for that badge) and I proceeded to show them. After I started the fire, I
put it out. To everyone's surprised look, they asked me why I put
the fire out. I replied that they asked me to "show them how to
start a fire without matches" which is what I did. Then
I proceeded to hand them the material to start the fire. For the
next half hour, each took a turn and did start a fire. I told them later
that I did carry extra matches but that was a teaching opportunity I could
not pass up.
I only teach how to start a fire without matches with the
stuff one would carry on a campout. Use of a 9 volt battery
and steel wool that does not have soap in it is nice to know, but does one
normally carry these items? Within Wilderness Survival MB, one
learns to always carry on an campout items like a whistle, pocket
knife, pocket type rain gear (available for about a dollar), compass,
etc. See the Wilderness Survival MB book for a more
utensils - Scouts can be forgetful when
packing the chuck box. At breakfast, the plans were to have
pancakes. In inventorying the chuck box, they forgot to check
on the chef set. Looking everywhere, they realized that they forgot
to pack the chef set which had the pancake turner they needed. I was
silent in offering any suggestions then one scout offered the idea of having
"scrambled pancakes", That is, cooking pancake just like one
would cook scrambled eggs. That worked. Use of a clean off stick
from the woodpile worked. Very interesting breakfast. I failed to
mention while the Scouts were discussing a solutions that I carry an
extra chef set. Did not have to offer my extra set. I was very
pleased that they figured out a solution.
Scoutmasters have been known to carry extra
Campout on an NFL Football field. I received a call from NFL Coach (forgot
his name) some years ago and he left me a message. The Coach called
me by name and asked if my Arlington troop was going to join in on spending the
afternoon with the team and doing an overnight on the field. Being
very puzzled, I called the NFL Coach back to ask for more information.
What teams and what weekend was this to happen. After getting more
information, I figured out there was a misunderstanding. The game
was something like the Giants at Dallas. Dallas ? I thought to
myself. I asked if he realized that my troop was in Arlington
Virginia and not Arlington Texas. We laughed at the sequence
of events and I wished his team well in the upcoming game.
Scout went to hospital
set the stage, we were at Camp Bowman (Goshen Reservation) and on our second or
third day of the week. It was late afternoon and the scouts were
returning from their afternoon classes and getting ready to cook dinner.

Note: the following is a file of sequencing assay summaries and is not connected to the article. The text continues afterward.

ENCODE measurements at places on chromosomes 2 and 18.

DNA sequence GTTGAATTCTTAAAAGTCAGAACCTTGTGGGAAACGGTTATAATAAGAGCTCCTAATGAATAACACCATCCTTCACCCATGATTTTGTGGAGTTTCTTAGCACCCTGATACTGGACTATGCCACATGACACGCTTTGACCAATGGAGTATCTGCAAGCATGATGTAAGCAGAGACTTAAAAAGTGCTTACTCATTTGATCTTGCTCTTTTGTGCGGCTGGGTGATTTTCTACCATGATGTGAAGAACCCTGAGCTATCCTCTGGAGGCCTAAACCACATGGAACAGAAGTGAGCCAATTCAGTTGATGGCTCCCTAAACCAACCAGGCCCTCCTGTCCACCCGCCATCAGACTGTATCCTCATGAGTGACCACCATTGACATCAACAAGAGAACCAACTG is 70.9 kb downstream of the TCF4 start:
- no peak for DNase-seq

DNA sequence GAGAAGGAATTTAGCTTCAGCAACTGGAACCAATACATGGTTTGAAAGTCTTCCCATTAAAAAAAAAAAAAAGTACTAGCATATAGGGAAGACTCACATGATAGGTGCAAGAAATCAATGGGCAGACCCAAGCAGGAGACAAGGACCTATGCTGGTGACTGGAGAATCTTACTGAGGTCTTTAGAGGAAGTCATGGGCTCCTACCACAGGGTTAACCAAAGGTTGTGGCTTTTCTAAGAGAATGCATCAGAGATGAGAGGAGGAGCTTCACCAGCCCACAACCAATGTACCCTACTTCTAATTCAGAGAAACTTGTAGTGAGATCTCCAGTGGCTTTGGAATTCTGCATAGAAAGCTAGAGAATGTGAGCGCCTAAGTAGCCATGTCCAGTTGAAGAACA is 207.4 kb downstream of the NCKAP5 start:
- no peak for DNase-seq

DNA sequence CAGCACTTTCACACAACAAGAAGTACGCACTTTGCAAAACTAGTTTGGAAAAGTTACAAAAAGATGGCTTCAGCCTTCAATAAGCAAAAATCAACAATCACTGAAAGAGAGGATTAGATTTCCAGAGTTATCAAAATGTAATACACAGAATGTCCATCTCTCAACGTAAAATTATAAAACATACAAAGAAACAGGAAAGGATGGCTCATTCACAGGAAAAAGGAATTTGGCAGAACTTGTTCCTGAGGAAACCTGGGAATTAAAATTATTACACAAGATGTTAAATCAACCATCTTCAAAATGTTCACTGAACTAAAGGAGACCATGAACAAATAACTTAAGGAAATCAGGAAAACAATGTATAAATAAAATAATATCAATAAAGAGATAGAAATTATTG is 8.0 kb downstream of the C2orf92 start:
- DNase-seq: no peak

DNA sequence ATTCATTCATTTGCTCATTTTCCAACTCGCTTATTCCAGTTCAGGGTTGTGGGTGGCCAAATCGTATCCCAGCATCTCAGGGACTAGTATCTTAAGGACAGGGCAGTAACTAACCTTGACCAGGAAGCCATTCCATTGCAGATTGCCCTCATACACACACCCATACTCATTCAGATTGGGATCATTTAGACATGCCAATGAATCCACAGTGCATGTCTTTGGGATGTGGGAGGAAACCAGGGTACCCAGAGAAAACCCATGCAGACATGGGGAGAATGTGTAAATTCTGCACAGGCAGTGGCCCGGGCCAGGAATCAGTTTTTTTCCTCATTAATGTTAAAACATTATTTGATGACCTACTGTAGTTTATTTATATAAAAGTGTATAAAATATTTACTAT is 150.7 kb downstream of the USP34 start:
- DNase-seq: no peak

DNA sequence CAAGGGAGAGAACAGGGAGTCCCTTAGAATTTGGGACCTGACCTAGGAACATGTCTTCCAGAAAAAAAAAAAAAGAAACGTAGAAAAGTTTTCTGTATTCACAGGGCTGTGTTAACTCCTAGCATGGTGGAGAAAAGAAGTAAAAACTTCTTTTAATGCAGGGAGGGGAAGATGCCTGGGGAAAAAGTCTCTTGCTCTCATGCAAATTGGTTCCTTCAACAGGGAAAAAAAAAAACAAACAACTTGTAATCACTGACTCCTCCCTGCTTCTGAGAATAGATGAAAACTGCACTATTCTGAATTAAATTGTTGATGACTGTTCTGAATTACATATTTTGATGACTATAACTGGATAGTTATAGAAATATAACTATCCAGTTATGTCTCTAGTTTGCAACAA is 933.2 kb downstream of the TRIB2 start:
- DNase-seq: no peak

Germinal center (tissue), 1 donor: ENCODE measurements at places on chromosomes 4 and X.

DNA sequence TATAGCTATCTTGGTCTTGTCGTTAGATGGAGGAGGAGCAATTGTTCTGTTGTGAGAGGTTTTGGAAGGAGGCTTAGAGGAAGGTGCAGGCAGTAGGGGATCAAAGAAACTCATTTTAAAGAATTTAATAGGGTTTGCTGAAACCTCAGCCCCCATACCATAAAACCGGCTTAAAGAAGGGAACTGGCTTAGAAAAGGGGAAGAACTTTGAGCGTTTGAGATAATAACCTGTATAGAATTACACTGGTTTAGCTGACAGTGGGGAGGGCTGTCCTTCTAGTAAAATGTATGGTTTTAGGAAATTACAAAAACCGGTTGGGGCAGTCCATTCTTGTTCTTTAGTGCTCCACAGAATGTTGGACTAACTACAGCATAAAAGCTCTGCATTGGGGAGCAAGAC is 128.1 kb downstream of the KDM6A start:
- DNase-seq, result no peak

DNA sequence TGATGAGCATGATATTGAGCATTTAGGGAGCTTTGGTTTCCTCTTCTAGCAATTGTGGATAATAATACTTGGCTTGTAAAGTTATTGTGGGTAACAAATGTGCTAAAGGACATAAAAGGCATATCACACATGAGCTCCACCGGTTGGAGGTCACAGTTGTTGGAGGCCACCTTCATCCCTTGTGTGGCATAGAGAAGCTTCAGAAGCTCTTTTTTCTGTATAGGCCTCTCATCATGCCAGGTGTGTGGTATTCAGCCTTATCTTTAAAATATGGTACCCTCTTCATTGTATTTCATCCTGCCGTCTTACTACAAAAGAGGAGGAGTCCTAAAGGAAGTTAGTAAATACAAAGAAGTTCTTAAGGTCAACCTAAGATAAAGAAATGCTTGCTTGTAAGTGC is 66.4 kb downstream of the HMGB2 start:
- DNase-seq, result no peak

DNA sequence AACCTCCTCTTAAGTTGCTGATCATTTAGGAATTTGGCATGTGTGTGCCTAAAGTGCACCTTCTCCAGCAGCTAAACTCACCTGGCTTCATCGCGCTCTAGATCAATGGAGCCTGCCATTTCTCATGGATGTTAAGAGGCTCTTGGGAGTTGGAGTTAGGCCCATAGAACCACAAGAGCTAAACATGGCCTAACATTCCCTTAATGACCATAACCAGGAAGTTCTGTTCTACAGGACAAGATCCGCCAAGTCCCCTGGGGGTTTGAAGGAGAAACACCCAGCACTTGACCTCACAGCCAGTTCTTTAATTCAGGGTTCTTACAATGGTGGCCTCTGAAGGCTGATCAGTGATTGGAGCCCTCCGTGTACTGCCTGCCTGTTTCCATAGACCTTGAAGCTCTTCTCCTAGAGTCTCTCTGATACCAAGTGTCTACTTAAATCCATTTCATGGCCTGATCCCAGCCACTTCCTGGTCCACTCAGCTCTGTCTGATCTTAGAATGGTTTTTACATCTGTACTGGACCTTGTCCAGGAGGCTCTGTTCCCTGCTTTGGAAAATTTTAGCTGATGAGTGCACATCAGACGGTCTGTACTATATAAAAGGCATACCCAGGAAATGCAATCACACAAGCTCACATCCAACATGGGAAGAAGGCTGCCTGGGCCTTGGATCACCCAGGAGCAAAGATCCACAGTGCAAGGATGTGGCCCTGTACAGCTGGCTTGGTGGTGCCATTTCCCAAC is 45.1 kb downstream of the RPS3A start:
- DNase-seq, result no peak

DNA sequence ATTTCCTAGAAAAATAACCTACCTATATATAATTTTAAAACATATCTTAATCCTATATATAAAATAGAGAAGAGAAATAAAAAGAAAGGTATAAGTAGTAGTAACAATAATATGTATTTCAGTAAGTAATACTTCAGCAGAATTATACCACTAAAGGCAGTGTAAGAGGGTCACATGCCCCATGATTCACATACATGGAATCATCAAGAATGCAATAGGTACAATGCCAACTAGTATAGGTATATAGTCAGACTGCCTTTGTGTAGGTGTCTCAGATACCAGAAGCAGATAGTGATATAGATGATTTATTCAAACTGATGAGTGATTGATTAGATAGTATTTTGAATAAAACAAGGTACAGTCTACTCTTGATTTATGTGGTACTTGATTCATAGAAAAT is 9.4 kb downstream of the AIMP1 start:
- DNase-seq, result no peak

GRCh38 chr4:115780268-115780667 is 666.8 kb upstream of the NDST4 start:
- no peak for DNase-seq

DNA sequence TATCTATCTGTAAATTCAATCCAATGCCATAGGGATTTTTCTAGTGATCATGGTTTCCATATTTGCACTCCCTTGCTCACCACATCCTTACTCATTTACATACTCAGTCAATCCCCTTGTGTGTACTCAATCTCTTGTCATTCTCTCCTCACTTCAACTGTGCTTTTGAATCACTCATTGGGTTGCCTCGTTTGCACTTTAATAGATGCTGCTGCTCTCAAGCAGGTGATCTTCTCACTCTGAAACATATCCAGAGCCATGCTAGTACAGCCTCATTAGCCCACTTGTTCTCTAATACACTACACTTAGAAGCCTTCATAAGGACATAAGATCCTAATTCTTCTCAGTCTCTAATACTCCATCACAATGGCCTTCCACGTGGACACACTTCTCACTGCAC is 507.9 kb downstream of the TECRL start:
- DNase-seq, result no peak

Time was about 4 pm (sundown is at 8 30). Weather was light rain in the
I was approaching my tent, I listened to a loud cry for help as one of the
scouts had fallen. Other adults and I rushed to the sound and found one
of our scouts laying on the ground next to a large log. Asking what had
happened and I was told that the scout tried to walk the top
of the log as if it were a balance beam and the slipped off of the log.
He fell forward and hit his chest and was complaining of the pain in his chest
first aid skills kicked in as we did not move the scout for fear of causing
more injury to a possible broken ribs situation. Our runners
(actually should have been fast walkers but I suspect they actually ran) to get
the first aid person at Bowman’s first aid station. Ambulance was called
and it arrived in short order. The Paramedic determined that our scout
needed to be seen by the ER so they put the scout on a back board and applied a
neck brace then asked for the medical record (authorization to render
emergency medical services).
was the year we only had one copy of the medical forms and they were on file at
Bowman’s first aid station. I asked for the record and was told that the
form was needed to call the parent. A short argument happened and I
remembered that the Scout Application had the same authorization on the reverse
side of the form. Back then, the Scout application was half sheet size
and the reverse had the medical form / authorization on it. I had the
application with me in my tent and ran to get it. The paramedic accepted
the form and we were off to the ER and I went with the scout to the ER.
was not going to argue with the Bowman Staff member for that may have delayed